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This observation was written by Caroline Winter, with thanks to Jonathan Bengtson for his feedback and contributions.

At a glance:

Title Joint CAUL–AOASG Election Statement
Creator The Council of Australian University Librarians (CAUL) and the Australasian Open Access Strategy Group (AOASG)
Publication date 14 May 2019
Keywords open access, open scholarship, CAPOS

What is the Joint CAUL-AOASG Election Statement?

On May 14, 2019, the Council of Australian University Librarians (CAUL) and Australasian Open Access Strategy Group (AOASG) issued a joint statement in advance of the Australian federal election, “Developing a Strategic Approach to Open Scholarship in Australia.”

In the statement, CAUL and AOASG call for a “national strategy for open scholarship,” claiming that the international momentum behind Plan S offers an opportunity for Australia to reclaim its status as a leader in the Open Access (OA) movement, and points out that other countries—France and Sweden—already have national OA strategies in place (2019).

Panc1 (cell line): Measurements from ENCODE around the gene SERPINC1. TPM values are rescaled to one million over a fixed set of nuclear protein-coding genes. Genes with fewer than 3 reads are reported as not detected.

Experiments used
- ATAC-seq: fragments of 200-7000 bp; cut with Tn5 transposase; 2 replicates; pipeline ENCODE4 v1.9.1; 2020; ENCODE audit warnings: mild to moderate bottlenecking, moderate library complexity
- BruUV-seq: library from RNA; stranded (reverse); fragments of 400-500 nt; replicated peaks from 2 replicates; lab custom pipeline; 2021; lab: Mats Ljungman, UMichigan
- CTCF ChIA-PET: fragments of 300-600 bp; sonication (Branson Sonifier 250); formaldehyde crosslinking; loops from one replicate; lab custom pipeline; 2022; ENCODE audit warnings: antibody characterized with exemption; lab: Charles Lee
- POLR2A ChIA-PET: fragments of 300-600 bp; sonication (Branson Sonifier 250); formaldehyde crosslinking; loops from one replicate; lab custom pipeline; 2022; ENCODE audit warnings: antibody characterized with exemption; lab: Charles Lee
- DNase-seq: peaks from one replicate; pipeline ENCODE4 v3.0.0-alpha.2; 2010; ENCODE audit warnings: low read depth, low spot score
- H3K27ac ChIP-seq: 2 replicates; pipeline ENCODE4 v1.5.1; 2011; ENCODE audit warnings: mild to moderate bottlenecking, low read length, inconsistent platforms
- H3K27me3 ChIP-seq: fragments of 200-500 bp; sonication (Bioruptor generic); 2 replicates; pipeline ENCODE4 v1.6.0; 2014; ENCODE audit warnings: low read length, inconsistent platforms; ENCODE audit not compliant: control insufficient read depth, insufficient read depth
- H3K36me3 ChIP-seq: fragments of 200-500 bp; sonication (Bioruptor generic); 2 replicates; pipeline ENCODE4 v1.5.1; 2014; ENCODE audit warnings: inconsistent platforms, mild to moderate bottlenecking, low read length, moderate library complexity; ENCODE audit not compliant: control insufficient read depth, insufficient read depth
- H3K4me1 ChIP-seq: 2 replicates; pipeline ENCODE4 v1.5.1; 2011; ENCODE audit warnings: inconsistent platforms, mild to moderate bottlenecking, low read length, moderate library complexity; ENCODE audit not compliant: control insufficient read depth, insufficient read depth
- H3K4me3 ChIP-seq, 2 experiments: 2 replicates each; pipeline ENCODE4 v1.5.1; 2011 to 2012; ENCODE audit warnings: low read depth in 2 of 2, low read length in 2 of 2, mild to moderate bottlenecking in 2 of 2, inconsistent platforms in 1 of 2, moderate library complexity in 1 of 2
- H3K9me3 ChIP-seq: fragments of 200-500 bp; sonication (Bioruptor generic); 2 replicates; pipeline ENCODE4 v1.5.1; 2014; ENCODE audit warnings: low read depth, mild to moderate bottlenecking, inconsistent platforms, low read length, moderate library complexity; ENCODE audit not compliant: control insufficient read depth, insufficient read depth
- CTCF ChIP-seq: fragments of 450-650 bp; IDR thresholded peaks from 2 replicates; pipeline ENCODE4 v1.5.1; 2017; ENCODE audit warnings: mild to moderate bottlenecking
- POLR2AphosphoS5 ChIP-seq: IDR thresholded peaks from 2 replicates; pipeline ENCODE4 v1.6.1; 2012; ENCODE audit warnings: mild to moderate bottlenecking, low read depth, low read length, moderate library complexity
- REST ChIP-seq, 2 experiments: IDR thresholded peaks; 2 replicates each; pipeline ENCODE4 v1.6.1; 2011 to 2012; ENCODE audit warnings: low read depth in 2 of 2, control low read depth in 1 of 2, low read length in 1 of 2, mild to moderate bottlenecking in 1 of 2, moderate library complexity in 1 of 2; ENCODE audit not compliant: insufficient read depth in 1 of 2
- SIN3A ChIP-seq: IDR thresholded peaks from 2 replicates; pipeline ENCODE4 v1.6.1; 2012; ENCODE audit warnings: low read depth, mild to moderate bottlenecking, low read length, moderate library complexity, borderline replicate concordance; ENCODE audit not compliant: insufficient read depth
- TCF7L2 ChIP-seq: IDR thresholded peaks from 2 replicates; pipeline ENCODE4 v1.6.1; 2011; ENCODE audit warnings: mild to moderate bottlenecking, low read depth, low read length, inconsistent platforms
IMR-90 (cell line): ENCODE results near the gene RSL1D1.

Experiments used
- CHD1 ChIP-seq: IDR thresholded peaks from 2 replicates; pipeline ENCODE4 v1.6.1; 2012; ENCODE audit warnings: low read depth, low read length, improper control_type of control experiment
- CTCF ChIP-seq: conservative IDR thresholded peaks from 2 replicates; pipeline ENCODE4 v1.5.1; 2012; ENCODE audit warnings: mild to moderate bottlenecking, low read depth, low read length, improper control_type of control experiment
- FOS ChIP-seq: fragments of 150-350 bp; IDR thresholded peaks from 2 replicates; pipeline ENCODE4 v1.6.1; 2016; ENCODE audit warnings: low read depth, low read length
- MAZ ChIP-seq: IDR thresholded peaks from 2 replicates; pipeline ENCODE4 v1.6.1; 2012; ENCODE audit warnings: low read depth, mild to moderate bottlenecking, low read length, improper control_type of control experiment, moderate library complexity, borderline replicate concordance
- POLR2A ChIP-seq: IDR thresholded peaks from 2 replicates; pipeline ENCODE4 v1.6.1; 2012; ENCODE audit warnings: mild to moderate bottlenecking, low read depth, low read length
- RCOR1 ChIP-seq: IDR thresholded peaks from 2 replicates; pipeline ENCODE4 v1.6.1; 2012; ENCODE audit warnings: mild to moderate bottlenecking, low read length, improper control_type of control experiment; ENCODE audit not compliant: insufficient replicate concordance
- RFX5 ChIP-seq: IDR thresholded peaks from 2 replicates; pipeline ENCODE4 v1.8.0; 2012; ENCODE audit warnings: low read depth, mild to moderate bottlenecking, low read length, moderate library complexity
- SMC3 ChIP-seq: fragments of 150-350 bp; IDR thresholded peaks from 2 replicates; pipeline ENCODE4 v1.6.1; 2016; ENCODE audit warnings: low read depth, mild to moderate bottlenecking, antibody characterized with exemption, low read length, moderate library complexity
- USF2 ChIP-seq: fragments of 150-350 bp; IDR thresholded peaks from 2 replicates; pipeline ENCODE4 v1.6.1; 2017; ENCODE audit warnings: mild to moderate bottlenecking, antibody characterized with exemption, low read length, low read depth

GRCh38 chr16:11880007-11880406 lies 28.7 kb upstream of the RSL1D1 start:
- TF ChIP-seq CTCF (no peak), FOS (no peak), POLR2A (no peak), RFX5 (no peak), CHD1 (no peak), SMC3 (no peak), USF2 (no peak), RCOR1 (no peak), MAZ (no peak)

AOASG advocates for research that is open and FAIR: findable, accessible, interoperable, and reusable. Its members include 19 universities in Australia and 8 in New Zealand through CONZUL as well as affiliate members Creative Commons Australia and Tohatoha, a New Zealand-based organization focused on equitable knowledge sharing, formerly Creative Commons Aotearoa (“About the AOASG” 2019). CAUL’s members include university librarians at 39 universities in Australia and 8 in New Zealand through CONZUL, the Council of New Zealand University Librarians (“About CAUL” 2019).

The INKE Partnership Connection

The INKE Partnership is collaborating with representatives from AOASG and CAUL through